When I first read an August news report that a Clark County student named Angelique Clark had been told she could not form a pro-life club at her school, it was not clear to me whether the club would have been anti-death penalty or anti-abortion. The report didn’t say. In fact, the report didn’t mention abortion.
In the early months after the 1973 U.S. Supreme Court ruling Roe vs. Wade, the emerging pro- and antiabortion movements were defined by the issue, with the result that they tended to be described as I have here, as “pro-abortion” and “anti-abortion.” But as the years passed, they defined themselves with public relations terms – “pro-life” and “pro-choice” – and for some reason journalists eventually started using those terms.
Here was a news story that showed the pitfalls of using subjective campaign slogans instead of descriptive, fair journalism.
Whatever the nature of Ms. Clark’s club, I almost instinctively came down on her side. When I was a high school editor at Reno High School, I ran a letter to the editor from two students who called for shifting some funding from athletics to debate. The two were haled into a vice principal’s office to be harangued for their opinion. The vice principal was also a coach. It was an outrageous abuse of authority.
During that same period, a student rights case was slowly making its way to the U.S. Supreme Court.
Des Moines residents Mary Beth Tinker, John, Hope, and Paul Tinker and their friend Christopher Eckhardt decided to wear black armbands to their high, junior high, and elementary schools during the December holiday season to protest the Vietnam war and also support Robert Kennedy’s call for a truce. School officials learned of their plan and adopted rules prohibiting it. The students did it, anyway, and Mary Beth, John and Christopher were suspended (Hope and Paul were spared, apparently because of their youth). That was in 1965.
In 1969 the U.S. Supreme Court ruled 7 to 2 in favor of the students. “First Amendment rights, applied in light of the special characteristics of the school environment, are available to teachers and students,” Justice Abe Fortas wrote in the majority opinion. “It can hardly be argued that either students or teachers shed their constitutional rights to freedom of speech or expression at the schoolhouse gate. This has been the unmistakable holding of this Court for almost 50 years.”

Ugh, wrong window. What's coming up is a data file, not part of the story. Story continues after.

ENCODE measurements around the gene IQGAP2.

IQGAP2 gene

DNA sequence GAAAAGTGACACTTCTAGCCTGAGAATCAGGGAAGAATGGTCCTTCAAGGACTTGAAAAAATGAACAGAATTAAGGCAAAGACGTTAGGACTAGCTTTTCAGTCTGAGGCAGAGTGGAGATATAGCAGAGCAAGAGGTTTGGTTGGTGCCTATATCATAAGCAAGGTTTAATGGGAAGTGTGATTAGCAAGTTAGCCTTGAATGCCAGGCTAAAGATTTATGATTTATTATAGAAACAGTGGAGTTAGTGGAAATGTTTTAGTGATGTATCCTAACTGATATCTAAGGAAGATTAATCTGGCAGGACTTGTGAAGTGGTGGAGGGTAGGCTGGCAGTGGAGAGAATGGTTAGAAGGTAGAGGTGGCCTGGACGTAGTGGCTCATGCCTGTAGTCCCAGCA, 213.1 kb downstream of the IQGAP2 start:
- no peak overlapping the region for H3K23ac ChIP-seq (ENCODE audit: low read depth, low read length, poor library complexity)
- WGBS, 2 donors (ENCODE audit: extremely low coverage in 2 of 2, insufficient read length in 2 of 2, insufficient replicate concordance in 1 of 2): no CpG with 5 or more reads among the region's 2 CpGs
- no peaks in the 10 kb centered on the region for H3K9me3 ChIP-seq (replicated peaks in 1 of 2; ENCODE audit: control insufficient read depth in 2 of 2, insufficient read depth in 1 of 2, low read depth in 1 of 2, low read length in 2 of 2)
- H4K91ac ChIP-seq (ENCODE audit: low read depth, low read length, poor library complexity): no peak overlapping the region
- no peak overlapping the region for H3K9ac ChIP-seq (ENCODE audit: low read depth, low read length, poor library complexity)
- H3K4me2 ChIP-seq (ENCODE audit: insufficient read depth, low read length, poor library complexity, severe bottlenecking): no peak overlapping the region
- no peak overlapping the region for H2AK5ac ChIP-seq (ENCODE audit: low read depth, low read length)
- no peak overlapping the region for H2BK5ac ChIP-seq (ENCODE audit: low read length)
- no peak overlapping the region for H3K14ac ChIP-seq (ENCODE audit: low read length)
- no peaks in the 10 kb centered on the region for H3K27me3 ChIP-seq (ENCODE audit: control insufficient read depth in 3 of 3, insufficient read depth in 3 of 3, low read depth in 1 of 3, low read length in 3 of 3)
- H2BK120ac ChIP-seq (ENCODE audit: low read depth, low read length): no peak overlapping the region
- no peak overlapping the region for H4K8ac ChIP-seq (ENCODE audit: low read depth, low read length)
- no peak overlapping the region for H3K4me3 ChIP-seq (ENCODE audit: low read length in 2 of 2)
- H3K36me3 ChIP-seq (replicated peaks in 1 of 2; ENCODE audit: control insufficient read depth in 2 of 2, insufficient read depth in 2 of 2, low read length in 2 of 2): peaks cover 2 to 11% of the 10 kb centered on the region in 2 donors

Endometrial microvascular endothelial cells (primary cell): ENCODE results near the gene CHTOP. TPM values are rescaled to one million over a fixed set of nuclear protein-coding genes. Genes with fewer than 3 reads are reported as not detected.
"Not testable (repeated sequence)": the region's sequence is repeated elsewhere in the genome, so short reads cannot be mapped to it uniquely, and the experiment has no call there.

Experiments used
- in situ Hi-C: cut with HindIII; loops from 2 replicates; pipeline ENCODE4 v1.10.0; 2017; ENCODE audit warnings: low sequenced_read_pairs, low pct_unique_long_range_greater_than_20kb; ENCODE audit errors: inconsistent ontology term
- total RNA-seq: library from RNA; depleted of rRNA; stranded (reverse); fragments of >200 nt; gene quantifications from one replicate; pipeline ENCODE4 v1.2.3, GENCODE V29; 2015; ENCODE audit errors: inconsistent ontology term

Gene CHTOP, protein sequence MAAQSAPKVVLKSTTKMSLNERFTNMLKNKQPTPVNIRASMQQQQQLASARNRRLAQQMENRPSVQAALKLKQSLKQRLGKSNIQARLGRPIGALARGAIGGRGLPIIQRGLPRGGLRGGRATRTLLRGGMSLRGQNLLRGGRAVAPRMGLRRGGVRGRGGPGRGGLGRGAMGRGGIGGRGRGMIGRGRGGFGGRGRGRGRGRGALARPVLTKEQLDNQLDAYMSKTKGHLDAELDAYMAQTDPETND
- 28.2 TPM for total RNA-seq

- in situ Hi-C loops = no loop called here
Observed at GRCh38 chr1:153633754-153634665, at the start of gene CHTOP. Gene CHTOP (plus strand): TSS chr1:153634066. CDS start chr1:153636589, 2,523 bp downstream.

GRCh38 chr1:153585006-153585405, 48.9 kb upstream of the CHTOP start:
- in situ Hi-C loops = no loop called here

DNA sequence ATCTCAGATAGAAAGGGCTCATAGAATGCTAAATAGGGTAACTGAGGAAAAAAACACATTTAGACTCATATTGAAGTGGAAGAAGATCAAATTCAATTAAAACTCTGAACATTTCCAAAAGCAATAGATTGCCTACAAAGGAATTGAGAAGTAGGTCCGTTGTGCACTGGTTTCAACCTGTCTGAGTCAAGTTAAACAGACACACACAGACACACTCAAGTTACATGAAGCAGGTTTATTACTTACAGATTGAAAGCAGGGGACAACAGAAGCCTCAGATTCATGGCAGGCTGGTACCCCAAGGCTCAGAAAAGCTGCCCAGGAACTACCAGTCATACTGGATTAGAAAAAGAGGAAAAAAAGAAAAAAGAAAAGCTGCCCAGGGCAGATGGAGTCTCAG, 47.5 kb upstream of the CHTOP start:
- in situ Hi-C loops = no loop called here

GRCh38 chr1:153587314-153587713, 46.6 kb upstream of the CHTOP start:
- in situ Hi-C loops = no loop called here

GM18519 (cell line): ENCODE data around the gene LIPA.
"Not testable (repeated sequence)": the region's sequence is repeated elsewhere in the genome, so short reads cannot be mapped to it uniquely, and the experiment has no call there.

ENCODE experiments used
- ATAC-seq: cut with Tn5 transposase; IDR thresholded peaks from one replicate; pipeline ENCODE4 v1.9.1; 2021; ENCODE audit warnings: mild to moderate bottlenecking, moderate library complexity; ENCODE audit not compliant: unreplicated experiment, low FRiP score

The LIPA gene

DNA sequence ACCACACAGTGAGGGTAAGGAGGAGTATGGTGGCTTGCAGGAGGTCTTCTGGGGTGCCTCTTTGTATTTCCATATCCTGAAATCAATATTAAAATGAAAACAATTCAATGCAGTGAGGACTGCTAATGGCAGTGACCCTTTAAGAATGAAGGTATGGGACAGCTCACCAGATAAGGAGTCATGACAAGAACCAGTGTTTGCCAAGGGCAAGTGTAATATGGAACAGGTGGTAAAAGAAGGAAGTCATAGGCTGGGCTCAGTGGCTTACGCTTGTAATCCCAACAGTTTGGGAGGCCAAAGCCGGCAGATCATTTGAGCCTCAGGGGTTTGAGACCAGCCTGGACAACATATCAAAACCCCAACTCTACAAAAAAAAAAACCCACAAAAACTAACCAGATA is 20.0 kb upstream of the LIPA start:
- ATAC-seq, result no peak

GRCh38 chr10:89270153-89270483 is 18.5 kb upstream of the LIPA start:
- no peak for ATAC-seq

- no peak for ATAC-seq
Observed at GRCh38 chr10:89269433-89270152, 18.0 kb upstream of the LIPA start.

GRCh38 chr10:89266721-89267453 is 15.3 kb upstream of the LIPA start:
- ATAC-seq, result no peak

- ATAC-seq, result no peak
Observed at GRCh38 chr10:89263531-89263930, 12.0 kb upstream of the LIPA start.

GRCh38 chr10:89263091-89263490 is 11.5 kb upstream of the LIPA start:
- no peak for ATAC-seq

Tinker vs. Des Moines was a ruling that transcended political expression. The first amendment also encompasses religious expression and press freedom.
There matters rested for a couple of decades. As the impact of Nixon and Ford appointments to the Supreme Court took hold, the court began chipping away at Tinker in the 1980s, in cases like Bethel School District v. Fraser (1986) and Hazelwood v. Kuhlmeier (1988). In Hazelwood, Justice Byron White – a Kennedy appointee – wrote for the majority, “A school need not tolerate student speech that is inconsistent with its basic educational mission, even though the government could not censor similar speech outside the school.”
So state legislatures started stepping in to restore student rights with state laws. In Nevada, Sen. Sue Wagner sponsored a measure at the 1989 Nevada Legislature. Along with several other reporters, I testified at a hearing on the bill. But the bill failed after the Church of Jesus Christ of Latter-day Saints came out against it. The Mormon intervention prevented Nevada from joining the trend. Nevertheless, Fortas’s original opinion provides, if not binding law, very good advice for policymakers:
“The District Court concluded that the action of the school authorities was reasonable because it was based upon their fear of a disturbance from the wearing of the armbands. But, in our system, undifferentiated fear or apprehension of disturbance is not enough to overcome the right to freedom of expression. Any departure from absolute regimentation may cause trouble. Any variation from the majority’s opinion may inspire fear. Any word spoken, in class, in the lunchroom, or on the campus, that deviates from the views of another person may start an argument or cause a disturbance. But our Constitution says we must take this risk, and our history says that it is this sort of hazardous freedom – this kind of openness – that is the basis of our national strength and of the independence and vigor of Americans who grow up and live in this relatively permissive, often disputatious, society.”
Dennis Myers is an award winning journalist who has reported on Nevada’s capital, government and politics for several decades. He has also served as Nevada’s chief deputy secretary of state.